On a purely personal level, the greatest joy I get from this series is Bois’ admiration for the longtime voice of the Mariners, Dave Niehaus. Niehaus had experience as an announcer but when the Mariners hired him to be their first head play-by-play man in 1977 he would get the opportunity of a lifetime. He would connect the team to the fans and become- and believe me when I say this is not hyperbole- the most widely beloved person in the history of Seattle. I don’t mean in Seattle sports, I mean in Seattle. Bois himself states, “I doubt you’d find a single person on earth who knows Dave Niehaus and doesn’t love him.” Just last week, now a decade after his death, Niehaus won a poll on Seattle sports radio where he beat the likes of Griffey, Super Bowl winning Seahawks quarterback Russell Wilson and even the Seahawks 2013 Super Bowl title as the favorite thing in the history of Seattle sports and it wasn’t even close.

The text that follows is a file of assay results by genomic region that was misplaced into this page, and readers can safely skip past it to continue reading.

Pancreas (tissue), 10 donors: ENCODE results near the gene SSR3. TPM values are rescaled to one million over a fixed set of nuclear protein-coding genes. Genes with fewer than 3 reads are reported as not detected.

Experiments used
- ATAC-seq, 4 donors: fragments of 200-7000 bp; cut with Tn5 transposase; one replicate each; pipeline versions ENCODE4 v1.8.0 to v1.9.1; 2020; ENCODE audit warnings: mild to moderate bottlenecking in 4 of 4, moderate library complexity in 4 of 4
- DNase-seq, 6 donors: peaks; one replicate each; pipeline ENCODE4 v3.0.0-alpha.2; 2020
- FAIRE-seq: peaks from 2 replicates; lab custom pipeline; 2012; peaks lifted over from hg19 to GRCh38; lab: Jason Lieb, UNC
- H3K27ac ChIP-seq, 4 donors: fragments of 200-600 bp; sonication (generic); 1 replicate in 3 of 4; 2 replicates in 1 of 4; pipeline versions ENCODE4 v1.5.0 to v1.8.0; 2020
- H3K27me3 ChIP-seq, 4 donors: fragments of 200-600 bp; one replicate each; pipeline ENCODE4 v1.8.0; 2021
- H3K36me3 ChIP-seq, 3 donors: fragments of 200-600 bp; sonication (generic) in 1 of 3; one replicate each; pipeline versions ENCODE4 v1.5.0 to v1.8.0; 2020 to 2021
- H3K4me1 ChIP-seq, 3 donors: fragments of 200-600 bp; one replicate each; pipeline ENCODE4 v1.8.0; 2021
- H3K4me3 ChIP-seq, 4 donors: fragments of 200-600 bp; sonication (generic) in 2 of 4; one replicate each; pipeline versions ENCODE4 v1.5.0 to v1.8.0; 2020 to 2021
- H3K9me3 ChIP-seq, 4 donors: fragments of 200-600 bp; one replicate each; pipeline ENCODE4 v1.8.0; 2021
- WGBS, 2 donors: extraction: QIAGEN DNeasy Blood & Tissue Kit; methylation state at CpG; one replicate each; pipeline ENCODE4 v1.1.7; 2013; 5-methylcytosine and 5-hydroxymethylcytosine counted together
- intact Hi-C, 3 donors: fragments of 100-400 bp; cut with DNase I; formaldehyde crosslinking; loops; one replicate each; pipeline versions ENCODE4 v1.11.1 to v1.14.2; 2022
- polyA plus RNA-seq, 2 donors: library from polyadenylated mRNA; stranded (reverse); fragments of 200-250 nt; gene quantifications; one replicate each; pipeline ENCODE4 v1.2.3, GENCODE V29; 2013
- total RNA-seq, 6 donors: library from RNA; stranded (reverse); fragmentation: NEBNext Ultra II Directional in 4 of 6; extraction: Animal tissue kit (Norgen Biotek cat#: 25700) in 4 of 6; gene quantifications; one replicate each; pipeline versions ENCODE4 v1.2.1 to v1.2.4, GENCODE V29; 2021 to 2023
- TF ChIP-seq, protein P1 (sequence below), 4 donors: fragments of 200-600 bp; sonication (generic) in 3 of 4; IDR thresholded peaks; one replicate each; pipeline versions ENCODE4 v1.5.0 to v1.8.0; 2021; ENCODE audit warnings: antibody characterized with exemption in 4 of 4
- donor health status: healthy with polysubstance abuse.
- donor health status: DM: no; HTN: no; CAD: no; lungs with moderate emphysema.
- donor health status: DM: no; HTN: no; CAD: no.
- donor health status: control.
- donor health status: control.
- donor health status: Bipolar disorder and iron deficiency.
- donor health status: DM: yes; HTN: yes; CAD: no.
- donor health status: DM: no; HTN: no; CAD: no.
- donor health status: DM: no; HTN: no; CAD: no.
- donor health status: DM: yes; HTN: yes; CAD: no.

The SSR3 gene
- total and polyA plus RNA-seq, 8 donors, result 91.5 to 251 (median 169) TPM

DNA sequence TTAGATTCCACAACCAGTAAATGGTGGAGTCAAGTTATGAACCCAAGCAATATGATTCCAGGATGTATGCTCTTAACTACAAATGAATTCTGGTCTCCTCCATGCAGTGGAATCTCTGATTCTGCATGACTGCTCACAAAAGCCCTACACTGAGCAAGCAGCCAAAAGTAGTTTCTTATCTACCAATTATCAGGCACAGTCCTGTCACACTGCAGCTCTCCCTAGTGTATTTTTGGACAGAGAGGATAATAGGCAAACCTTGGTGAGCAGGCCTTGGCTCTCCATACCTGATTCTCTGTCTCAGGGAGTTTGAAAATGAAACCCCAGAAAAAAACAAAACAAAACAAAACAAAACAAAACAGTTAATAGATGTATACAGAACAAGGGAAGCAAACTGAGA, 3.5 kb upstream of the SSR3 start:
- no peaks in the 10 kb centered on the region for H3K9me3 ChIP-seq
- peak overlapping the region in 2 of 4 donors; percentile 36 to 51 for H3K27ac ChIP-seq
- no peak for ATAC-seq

As a baseball loving little kid in the late ’80s, Dave’s voice was the Mariners for me. This was an era when home games were never televised and even many road games wouldn’t be shown on TV until several hours after they had ended. Dave on the radio was how I experienced most of my baseball and when I was 6-years old I envisioned two career paths, ghostbuster or baseball announcer. Dave’s gifts as a storyteller transcended the game and no matter how badly things were going for the M’s (which they usually were), you stuck around for him. One of my favorite memories of his is a game from around 1993 or ’94 when they were getting soundly trounced by the Yankees. I was goofing around in the backyard with the radio on and I’ll never forget Dave expressing how glad he was that at least it was going to be the Mariners’ last game at Yankee Stadium that year because it meant he wouldn’t have to hear Frank Sinatra’s New York, New York again. Dave rarely expressed an emotion other than excitement but his bilious rant about his hatred of New York, New York was so hilarious and honest. To this day it’s the first thing I think of when I hear that song (even when the gremlins start singing it at the end of Gremlins 2).